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Washington State Triple Divide Points

Minimum basin size of 100 square miles

Showing Dale York's first ascent dates for climbed peaks (0 out of 16, or 0%)

RankPeak Elev-Ft Basin 1Basin 2Basin 3Range (Level 5)AscentsAscent Date
1.Mount Rainier-Southeast Crater Rim14,200PuyallupNisquallyColumbiaMount Rainier Area225 
2.Mount Cameron-Middle Peak7120DosewallipsDungenessElwhaNorth-Central Olympic Mountains8 
2.West Peak-Northeast Ridge7120QuinaultDosewallipsElwhaCentral Olympic Mountains4 
4.Ruth Mountain-Northeast Ridge6800NooksackSkagitFraserSkagit Range19 
5.Mount Noyes6173QuinaultQueetsElwhaCentral Olympic Mountains5 
6.Del Campo Peak-North Ridge6120SkagitStillaguamishSnohomishMountain Loop Area0 
7.Dishpan Gap North5892SkagitColumbiaSnohomishGlacier Peak-North Stevens Pass Area6 
8.Bear Pass Peak- South Slope5800HohQueetsElwhaCentral Olympic Mountains2 
9.Windy Gap North5520PuyallupDuwamishColumbiaSouth Cascade Crest10 
10.Hoh-Elwha-Quillayute Triple Divide5250QuillayuteHohElwhaNorthwest Olympics1 
11.Meadow Mountain-Northeast Peak5125DuwamishLake WashingtonColumbiaSouth Cascade Crest9 
12.South Silver Peak5040Lake WashingtonColumbiaSnohomishSouth Cascade Crest89 
13.Chehalis-Skokomish-Quinault Triple Divide4480ChehalisQuinaultSkokomishSouthern Olympic Mountains1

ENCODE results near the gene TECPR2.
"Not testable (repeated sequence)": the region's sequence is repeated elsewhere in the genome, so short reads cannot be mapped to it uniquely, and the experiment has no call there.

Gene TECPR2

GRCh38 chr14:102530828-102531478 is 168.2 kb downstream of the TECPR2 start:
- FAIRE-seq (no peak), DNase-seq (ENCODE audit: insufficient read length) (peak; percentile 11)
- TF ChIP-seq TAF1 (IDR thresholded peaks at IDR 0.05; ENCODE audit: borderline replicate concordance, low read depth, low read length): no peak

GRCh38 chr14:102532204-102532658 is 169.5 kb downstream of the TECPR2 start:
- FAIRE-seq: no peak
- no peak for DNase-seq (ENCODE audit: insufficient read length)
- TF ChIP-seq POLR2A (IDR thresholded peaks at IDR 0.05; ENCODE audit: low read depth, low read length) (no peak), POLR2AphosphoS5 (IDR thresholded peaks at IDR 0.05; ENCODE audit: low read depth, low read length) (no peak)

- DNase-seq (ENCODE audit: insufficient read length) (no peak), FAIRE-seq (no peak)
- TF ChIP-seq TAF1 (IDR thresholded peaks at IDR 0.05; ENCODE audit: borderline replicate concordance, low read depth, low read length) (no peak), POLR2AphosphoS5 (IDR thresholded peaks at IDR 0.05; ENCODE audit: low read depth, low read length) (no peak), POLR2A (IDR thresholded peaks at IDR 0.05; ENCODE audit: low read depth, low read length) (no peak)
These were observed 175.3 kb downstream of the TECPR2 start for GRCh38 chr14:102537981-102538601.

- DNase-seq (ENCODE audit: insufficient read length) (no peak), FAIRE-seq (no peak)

14.Columbia-Nisqually-Deschutes Triple Divide3800Deschutes [WA]NisquallyColumbiaMount Rainier Area4 
15.Peak 37603760ChehalisQuinaultHumptulipsSouthern Olympic Mountains0 
16.Lookout Peak-South Ridge3400ChehalisDeschutes [WA]ColumbiaMount Rainier Area4 

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List Description

To be on this list, a peak must be the triple divide point of three basins of rivers that reach marine water, and the smallest of these basins must be over 100 square miles. This last condition excludes what could easily be hundreds of peaks that are triple divides that involve tiny coastal creeks. Even some relatively well-known rivers like the Hamma-Hamma have areas under 100 square miles.

Mount Rainier, if taken as single massif, is the triple divide of the Columbia, Puyallup, and Nisqually. But there is a small crater at the summit of Rainier that forms a small (35 acre) basin that neither drains to the ocean nor is over the size threshold. So the three triple divides on the Rainier crater rim (Puyallup-Nisqually-Crater; Nisqually-Columbia-Crater; and Puyallup-Columbia-Crater) do not make this list.

So, with Rainier excluded, the remainder of the list is almost entirely a bunch of very obscure and unnamed hills, points, and sub-peaks. Del Campo Peak is the only well-known summit on the list, and Mount Noyes in the Olympics the only other one that even has an official name. West Peak, a major Olympic summit, is very close to being a triple divide (the Olympic Climbers Guide says so), but looking closely at the map shows that the real hydrographic junction is a couple hundred yards northest of the summit.

For the jaded Washington peakbagger looking for a new challenge, this list might be a worthwhile objective—it has an innate geographic appeal to it, and a manageable number of peaks, most of which are rarely climbed or even known about.


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